280. Selected Topics in Business
A study of selected topics in business at an intermediate level.
A study of management topics such as performance, worker productivity, social responsibilities, managerial skills, organizational theory, and strategy. Both historical and contemporary examples are used to illustrate important concepts. This course is writing intensive and also will require each student to make an oral presentation on an assigned management topic.
A study of basic marketing topics such as product, price, promotion and distribution strategies, and analysis of market information and buying behavior.
339. Consumer Behavior
Concepts, methods and models used in understanding, explaining and predicting consumer motivation and behavior. Implications for influencing decisions are highlighted.
340. Marketing Research
A study of the application of the scientific method and analysis to marketing phenomena.
An introduction to entrepreneurship, the marketing of innovations in products, services, and processes in all types of organizations — for-profit, not-for-profit, educational, religious, and military, among others. Although entrepreneurship often pertains to new organizations or start-ups, it can be promoted in existing organizations through a culture of "intrapreneurship." The key concepts to be covered in this course are entrepreneurial perspectives, idea generation, opportunities, business plans, venture funding, and launch of the new venture. The course will be communications-intensive through class discussions, writing assignments, and formal presentations.
348. Small Business Management
A practical course designed to familiarize the student with the application of economic and managerial techniques of small business. These techniques include entrepreneurship and start-up, location analysis, forms of ownership, franchising, valuation of existing businesses, financing alternatives, accounting practices, marketing and advertising methods, and inventory control. An important feature of the course is the creation of a business plan for an existing or potential business by students. This course is writing intensive and also will require each student to make an oral presentation on an assigned small business management topic.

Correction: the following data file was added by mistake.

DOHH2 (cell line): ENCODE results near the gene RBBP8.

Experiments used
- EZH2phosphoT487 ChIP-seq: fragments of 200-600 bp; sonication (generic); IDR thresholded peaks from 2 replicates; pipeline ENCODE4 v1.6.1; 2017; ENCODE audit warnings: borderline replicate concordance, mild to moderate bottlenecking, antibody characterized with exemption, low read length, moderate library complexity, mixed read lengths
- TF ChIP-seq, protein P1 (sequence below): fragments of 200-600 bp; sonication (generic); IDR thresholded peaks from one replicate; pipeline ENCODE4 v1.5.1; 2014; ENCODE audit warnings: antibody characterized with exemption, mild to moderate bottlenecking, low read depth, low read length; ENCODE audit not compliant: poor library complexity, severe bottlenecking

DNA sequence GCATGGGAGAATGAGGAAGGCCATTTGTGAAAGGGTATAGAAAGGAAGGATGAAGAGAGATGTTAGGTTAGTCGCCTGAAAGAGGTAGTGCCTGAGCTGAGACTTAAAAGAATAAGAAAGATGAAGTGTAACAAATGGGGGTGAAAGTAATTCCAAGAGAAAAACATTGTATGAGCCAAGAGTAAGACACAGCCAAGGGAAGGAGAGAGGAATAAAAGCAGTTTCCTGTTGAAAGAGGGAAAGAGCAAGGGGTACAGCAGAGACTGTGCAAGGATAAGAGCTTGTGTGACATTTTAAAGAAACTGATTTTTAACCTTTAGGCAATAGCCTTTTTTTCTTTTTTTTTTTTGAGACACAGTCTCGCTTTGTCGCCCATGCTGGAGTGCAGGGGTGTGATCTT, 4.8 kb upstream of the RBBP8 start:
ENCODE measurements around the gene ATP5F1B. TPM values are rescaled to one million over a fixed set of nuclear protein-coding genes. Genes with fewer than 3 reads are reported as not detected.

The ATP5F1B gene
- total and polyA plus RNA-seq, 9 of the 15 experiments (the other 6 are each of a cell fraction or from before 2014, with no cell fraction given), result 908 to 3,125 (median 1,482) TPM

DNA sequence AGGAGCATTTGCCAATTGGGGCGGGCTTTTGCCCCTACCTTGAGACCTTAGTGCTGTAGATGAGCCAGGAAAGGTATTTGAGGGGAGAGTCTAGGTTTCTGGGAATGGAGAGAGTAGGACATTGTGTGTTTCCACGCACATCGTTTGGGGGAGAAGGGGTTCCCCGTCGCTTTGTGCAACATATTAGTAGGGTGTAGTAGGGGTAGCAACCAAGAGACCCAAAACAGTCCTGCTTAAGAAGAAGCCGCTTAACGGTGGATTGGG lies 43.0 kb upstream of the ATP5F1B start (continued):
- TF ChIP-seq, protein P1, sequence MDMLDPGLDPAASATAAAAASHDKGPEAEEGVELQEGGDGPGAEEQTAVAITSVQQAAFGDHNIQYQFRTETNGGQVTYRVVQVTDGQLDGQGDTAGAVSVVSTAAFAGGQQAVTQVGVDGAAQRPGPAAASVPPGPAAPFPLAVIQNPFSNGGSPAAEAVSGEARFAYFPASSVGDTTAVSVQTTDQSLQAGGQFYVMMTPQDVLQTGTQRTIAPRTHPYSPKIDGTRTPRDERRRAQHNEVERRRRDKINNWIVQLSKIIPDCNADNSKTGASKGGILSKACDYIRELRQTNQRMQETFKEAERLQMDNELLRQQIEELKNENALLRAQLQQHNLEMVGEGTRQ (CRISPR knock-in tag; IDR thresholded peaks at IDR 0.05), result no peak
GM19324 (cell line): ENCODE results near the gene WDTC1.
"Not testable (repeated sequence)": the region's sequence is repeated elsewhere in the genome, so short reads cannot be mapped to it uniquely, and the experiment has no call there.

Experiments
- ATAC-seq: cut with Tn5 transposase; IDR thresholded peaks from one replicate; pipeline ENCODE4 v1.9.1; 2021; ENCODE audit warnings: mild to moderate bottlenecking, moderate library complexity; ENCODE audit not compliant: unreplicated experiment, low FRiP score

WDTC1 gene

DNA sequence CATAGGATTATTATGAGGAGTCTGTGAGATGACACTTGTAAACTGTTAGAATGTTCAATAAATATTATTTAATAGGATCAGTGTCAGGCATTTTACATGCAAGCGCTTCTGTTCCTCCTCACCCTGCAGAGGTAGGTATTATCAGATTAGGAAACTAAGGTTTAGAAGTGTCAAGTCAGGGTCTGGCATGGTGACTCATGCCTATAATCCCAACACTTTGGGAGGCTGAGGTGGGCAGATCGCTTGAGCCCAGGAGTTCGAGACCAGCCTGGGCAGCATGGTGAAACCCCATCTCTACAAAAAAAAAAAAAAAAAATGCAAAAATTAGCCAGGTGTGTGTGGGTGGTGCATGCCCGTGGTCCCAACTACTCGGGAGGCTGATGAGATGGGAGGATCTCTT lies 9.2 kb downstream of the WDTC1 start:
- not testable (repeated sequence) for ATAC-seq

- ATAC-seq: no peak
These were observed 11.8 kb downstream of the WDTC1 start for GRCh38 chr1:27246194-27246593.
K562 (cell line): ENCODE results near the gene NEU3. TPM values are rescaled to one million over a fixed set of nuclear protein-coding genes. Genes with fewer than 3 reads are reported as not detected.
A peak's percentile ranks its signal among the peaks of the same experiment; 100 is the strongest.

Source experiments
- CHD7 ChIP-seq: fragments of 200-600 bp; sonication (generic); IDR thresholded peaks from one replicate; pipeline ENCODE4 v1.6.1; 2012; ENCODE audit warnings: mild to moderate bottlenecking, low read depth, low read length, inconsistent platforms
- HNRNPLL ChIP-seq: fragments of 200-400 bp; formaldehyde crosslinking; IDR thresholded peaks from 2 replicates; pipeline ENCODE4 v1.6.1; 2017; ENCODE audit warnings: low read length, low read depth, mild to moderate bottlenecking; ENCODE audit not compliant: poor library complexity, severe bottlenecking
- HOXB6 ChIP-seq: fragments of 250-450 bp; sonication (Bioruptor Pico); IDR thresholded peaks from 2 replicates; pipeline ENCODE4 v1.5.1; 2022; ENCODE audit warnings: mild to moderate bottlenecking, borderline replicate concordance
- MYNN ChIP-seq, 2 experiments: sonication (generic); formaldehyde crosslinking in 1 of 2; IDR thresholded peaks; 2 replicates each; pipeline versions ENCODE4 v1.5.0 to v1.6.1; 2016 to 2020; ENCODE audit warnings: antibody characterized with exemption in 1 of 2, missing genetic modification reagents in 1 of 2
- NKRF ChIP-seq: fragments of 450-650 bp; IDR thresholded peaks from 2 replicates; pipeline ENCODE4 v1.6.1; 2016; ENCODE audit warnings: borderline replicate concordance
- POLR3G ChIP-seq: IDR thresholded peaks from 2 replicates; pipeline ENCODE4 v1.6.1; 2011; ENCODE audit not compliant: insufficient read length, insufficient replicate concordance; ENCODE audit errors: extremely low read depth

350. Business and the Environment: The Sustainable Enterprise
Appropriate for all liberal arts majors, this course will explore how environmental issues, especially climate change, are not only serious societal challenges but are becoming major business and market issues. We will discuss how an active role by business is critical to addressing global environmental challenges and how creative enterprises are pursuing new business opportunities linked to environmental products and initiatives.
376. Collaborative Problem-Solving
Students are assigned to teams to solve actual organizational problems. Students are responsible for much of their scheduling, assignments, and follow-up. The instructor assists in team-building and oversees students’ projects. Each team presents its results at the end of the project.
448. Leadership, Business & Beyond
Leadership can occur in nearly all areas of human activity – business, the military, government, church, science, politics, education and more. This course will include case studies from many fields, but focus on business in order to analyze the conditions under which leadership emerges. Its impact in various domains will be evaluated, compared and contrasted. Students will conduct research on leaders in business and other fields and share their results in written and oral presentations.